Aluterus scriptus, also known as Scrawled filefish or Scribbled leatherjacket, is a striking fish belonging to the order of Tetraodontiformes and the family Monacanthidae. Its common name of Scrawled filefish is due to the texture that adopts the skin, being extremely rough. It inhabits the shallow waters (less than 20 meters) of the external slopes of the coral reefs and sometimes in the reef lagoons. Its distribution is very wide, covering all seas and tropical oceans.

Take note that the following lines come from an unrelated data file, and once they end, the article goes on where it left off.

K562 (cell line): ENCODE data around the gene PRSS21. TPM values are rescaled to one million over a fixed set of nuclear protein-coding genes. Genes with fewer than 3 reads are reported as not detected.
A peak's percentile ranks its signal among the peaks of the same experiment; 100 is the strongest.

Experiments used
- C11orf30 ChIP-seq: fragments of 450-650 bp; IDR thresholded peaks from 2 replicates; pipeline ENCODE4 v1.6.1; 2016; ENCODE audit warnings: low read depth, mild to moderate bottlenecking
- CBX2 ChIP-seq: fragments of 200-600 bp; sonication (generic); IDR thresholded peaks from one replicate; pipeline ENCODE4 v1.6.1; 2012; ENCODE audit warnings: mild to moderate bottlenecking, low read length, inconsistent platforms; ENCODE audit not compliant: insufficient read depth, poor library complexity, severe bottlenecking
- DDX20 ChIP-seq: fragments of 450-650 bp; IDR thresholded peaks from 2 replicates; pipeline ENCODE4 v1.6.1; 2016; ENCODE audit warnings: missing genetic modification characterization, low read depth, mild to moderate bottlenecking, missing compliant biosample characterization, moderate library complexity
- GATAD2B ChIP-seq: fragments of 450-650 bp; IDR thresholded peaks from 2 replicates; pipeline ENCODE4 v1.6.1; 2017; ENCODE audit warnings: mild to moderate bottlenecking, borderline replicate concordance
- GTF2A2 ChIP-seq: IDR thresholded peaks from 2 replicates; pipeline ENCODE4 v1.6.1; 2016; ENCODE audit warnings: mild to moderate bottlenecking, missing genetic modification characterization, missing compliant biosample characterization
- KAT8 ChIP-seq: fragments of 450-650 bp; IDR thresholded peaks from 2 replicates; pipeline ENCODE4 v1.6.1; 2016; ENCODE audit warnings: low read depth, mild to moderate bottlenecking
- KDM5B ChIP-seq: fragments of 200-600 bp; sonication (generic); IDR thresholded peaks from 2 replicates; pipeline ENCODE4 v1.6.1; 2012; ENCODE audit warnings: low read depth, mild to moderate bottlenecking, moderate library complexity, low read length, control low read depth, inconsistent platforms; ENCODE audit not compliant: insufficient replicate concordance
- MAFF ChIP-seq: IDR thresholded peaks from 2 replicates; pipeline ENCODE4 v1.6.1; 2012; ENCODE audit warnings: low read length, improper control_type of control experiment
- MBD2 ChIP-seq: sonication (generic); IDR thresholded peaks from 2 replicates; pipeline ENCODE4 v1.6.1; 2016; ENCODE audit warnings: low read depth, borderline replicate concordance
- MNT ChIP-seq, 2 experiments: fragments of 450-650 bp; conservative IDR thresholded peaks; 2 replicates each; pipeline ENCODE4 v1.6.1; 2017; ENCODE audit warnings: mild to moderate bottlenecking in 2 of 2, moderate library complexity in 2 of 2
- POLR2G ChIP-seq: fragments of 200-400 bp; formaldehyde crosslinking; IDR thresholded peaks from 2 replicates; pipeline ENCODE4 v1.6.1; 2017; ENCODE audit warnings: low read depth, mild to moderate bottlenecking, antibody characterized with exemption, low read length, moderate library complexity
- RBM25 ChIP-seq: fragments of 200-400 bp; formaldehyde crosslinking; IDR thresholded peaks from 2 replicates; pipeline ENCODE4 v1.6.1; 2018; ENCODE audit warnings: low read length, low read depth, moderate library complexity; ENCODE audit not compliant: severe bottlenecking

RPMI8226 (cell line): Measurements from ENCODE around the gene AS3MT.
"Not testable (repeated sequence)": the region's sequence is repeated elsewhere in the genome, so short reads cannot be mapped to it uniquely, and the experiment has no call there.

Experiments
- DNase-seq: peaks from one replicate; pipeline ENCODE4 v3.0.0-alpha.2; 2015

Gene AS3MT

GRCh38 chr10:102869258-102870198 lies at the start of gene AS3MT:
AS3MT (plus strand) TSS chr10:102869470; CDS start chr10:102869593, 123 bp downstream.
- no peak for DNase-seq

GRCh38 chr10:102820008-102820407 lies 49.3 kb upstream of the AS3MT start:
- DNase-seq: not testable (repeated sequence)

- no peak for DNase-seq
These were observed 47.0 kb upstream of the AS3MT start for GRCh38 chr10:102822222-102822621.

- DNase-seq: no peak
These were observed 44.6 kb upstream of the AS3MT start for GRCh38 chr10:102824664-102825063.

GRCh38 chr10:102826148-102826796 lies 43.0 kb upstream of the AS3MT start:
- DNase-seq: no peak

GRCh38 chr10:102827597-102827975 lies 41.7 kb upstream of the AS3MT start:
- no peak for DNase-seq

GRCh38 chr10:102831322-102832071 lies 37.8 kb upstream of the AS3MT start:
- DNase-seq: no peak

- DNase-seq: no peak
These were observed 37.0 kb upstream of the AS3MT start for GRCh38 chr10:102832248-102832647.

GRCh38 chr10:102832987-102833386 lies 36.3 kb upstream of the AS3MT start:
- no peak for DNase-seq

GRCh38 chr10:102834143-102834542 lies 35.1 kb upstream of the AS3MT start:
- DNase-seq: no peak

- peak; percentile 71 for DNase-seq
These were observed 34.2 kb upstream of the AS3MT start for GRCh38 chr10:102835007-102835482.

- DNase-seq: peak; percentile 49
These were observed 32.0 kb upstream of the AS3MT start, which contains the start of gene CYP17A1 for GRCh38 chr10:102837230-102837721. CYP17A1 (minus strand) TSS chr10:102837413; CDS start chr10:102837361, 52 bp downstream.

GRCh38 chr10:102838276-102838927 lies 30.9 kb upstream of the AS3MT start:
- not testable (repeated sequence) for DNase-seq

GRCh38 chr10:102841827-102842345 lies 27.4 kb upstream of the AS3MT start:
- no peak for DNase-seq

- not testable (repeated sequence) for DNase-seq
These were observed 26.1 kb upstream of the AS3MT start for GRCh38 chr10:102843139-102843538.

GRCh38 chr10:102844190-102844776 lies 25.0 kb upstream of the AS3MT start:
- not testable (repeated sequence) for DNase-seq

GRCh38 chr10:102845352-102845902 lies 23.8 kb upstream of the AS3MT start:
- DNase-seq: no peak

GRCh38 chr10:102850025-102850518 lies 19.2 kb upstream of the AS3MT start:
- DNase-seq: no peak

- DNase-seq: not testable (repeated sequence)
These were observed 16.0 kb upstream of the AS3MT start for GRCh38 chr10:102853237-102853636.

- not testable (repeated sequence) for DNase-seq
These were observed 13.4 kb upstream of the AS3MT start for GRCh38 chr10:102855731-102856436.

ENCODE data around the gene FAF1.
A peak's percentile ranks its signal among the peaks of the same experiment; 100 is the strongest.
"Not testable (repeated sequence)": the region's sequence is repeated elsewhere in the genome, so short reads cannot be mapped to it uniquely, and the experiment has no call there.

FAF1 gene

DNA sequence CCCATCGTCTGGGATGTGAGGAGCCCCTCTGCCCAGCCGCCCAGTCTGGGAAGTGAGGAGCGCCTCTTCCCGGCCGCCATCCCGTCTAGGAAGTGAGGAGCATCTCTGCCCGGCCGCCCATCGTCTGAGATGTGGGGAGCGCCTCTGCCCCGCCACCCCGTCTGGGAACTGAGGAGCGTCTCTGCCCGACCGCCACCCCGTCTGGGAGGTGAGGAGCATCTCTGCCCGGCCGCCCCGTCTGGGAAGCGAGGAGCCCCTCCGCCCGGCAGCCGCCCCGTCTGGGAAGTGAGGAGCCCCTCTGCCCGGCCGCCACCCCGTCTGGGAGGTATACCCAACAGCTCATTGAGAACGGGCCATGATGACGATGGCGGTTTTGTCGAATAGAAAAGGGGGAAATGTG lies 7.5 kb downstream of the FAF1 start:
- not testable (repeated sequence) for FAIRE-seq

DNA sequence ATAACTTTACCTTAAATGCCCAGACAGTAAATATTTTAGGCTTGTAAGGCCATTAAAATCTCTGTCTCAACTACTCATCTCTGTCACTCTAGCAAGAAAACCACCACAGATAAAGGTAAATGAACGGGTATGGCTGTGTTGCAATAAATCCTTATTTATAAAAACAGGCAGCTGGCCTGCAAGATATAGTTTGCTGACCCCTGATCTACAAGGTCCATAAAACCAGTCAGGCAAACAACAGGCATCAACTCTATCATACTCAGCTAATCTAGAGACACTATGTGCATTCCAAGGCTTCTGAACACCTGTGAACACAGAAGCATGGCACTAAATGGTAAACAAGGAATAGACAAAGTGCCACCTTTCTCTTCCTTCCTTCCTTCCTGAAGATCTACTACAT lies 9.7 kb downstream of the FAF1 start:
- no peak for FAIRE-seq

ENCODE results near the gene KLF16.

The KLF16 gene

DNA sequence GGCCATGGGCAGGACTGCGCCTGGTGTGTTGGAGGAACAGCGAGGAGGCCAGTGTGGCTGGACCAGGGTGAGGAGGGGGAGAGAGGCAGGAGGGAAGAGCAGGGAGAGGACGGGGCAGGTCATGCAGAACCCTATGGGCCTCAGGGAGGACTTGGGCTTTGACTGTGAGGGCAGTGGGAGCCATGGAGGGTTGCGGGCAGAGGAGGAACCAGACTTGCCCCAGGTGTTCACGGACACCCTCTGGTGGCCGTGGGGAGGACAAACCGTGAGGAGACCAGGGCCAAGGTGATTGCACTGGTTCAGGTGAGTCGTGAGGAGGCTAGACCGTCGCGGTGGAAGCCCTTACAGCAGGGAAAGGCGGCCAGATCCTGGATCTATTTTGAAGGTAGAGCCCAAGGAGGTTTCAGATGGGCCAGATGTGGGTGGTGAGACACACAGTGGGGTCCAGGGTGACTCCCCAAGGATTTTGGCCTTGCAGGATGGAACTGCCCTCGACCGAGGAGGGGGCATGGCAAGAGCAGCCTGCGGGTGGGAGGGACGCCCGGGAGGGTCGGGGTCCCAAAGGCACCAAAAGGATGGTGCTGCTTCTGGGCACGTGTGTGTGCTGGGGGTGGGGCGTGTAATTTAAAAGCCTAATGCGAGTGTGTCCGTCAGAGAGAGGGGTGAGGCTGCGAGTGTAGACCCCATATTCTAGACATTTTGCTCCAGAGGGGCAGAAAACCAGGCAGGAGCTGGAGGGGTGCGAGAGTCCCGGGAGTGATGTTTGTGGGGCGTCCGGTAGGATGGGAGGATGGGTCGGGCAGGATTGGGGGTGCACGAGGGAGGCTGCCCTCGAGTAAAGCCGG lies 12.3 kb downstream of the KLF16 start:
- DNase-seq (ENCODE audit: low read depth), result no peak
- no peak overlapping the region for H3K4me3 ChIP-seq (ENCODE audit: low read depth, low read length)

The body of Aluterus scriptus takes the form of a rugby ball, strongly compressed in the lateral direction, with maximum reported sizes of 80 cm, although generally the largest specimens we will see will not exceed 70 cm. Its face is moderately elongated, with a small terminal mouth that is located above the midline of the body. The jaws are provided with robust teeth, 6 in the upper and 6 or less in the lower. It has a dorsal fin separated into two regions, a first formed by two long spines that are located just above the vertical of the eyes and usually have hidden in a horizontal position. The second region is formed by 43-49 soft rays and is located in the terminal part of the body. The anal fin is composed of 46-52 soft rays. The pectoral fins with 13-15 rays, caudal fin is rounded and narrow in height, and lacks pelvic fins. The base body color of Aluterus scriptus is greenish-brown to grayish, with irregular circles or short lines both in blue, along with black spots. Juvenile specimens usually lack the blue spots.